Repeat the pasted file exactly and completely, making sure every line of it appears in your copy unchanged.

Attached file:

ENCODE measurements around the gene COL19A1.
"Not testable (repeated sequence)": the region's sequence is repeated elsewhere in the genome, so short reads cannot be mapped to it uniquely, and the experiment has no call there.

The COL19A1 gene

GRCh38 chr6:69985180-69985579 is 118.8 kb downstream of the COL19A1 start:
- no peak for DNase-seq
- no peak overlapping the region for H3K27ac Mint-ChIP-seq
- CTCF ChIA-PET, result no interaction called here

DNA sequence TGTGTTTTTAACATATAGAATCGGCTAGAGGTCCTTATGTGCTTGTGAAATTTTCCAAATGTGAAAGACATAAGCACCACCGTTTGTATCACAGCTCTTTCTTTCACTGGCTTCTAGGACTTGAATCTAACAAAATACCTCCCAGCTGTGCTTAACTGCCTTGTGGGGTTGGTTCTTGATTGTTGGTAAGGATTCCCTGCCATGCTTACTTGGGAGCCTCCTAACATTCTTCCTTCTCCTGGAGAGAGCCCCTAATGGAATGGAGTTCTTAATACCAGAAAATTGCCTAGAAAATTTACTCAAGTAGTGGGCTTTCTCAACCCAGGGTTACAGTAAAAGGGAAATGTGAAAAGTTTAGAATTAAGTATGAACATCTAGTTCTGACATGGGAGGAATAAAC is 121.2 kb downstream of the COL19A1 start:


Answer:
ENCODE measurements around the gene COL19A1.
"Not testable (repeated sequence)": the region's sequence is repeated elsewhere in the genome, so short reads cannot be mapped to it uniquely, and the experiment has no call there.

The COL19A1 gene

GRCh38 chr6:69985180-69985579 is 118.8 kb downstream of the COL19A1 start:
- no peak for DNase-seq
- no peak overlapping the region for H3K27ac Mint-ChIP-seq
- CTCF ChIA-PET, result no interaction called here

DNA sequence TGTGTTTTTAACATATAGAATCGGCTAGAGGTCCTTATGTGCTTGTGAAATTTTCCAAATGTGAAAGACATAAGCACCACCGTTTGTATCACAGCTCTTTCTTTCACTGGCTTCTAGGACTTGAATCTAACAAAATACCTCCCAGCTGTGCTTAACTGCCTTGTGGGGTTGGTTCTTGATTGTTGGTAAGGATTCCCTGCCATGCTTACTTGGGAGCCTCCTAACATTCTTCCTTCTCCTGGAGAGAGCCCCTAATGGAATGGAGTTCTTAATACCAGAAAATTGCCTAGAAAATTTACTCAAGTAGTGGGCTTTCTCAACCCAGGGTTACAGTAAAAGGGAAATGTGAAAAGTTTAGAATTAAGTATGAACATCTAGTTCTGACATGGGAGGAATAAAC is 121.2 kb downstream of the COL19A1 start: